HomegrownThat’s right! Are you ready for local food, local beverage, local live music, and good times? You’ll find it at the 3rd annual Homegrown Festival this Saturday, from 6pm – 11pm in the Kerrytown market area. The festival aims to promote awareness of local foods, farmers, resources, food security, and community support. There will be heirloom tomato tasting, kids activities, chef demos, non-profit booths, a silent auction, games, and more. Check out the website for full schedule, including a list of the fabulous food vendors. For more local food love keep an eye on 2011’s Local Food Summit, and keep in mind that September is Local Food Month!
The Urban Homestead focuses on how to depend less on big box living and features ways of living a more self-sufficient life by growing your own food, saving energy or producing your own, preserving food, all while living in an urban area with limited land.
As the title implies, this book attempts to be the ultimate guide and touches on about every topic you'll likely want to know, even keeping meat birds. As can be expected with a book that does a whirlwind tour if you are interested in in-depth coverage of a specific topic you'll probably want to look elsewhere. While the book covers meat bird, butchering, starting a business, incubating, showing birds and the like, it is generalized and more "things we wish we had known" than an in-depth guide. However, enough is covered to give you a starting point to begin your research and familiarize yourself with the many options out there and what might be involved. Definitely worth the read if you are still in the beginning stages of research on what route you want to take.
All that being said if you are focusing on egg layers then this book is definitely one to check out. The book also sports all color photographs which may inspire you on what colorful breed you want and later chapters include recipes to put your egg bounty to work.
A nice addition to this book versus some others is the use of personal stories to begin each chapter, giving background on why the author chose to raise her own. You can check out one of these stories with an excerpt of chapter 1 on the book's website.
However, raising animals may be a big step for some and AADL has some great resources to help you learn more:
Living with chickens : everything you need to know to raise your own backyard flock - This book is easy to read, is very complete and includes an introduction from the American Poultry Association. Whether you want to protect your chickens from predators, pick a breed or even raise your hens all the way from the egg, this book has it covered. The author recommends getting heavy, small square wire for your coop as just because the predator can't fit though the "chicken wire", if a paw can then your hens are in danger (I'll leave out the gruesome details).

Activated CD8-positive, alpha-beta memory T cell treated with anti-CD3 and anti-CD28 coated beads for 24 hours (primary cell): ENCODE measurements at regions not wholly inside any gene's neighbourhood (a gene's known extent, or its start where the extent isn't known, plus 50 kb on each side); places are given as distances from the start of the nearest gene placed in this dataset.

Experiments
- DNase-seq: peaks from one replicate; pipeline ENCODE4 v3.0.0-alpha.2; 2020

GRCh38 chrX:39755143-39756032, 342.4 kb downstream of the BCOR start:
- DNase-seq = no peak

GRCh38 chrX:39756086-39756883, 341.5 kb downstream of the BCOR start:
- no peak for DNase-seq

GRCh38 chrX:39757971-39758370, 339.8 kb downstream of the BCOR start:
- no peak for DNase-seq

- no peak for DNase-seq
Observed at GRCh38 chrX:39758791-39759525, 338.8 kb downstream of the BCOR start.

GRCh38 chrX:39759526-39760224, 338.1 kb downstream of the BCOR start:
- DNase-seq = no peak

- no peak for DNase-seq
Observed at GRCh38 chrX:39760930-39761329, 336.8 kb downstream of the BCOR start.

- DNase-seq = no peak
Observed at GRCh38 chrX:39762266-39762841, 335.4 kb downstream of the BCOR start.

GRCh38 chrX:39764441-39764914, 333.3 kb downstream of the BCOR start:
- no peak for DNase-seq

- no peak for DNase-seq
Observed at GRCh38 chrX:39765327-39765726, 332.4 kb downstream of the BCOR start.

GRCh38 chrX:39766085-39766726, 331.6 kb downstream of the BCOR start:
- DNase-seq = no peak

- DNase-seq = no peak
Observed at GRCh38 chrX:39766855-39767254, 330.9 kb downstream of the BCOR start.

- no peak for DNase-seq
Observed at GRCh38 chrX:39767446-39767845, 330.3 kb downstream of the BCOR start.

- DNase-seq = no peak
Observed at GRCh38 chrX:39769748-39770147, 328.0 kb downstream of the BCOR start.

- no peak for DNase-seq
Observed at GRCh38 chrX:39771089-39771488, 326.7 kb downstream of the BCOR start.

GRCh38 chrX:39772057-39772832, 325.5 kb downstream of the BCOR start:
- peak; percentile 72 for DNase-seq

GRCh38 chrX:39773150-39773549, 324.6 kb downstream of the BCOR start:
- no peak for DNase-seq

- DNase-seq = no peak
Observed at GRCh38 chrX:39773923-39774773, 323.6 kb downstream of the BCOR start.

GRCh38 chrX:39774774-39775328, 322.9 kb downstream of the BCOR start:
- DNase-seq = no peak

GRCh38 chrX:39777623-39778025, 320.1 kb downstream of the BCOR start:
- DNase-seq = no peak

The Ann Arbor News also had a post in early 2008 about raising chickens, including this video of Jamie Innis a Dexter 4-H member:
If it still seems intimidating, some enterprising farms are beginning a "rent-a-coop" program. They take care of housing them and making sure the hens get everything they need. You visit as often as you want and pick up your eggs. Similar to a share program but also a possibility if you want to ease into things as you can take the chickens home once you become more familiar with the process. Once farm looking into this option is Destiny Farm Gardens near Brighton, who also makes coops and delivers them. If you know of other places near by that provide a similar service please comment.
When the world reaches peak oil, it will be an entirely new experience for us all with the exception of one small country. Cuba has already had a “peak oil” experience imposed on them, with the collapse of the Soviet Union in the early '80s. All their supplies of oil were cut off and they were thrust into a national emergency of food and energy shortages.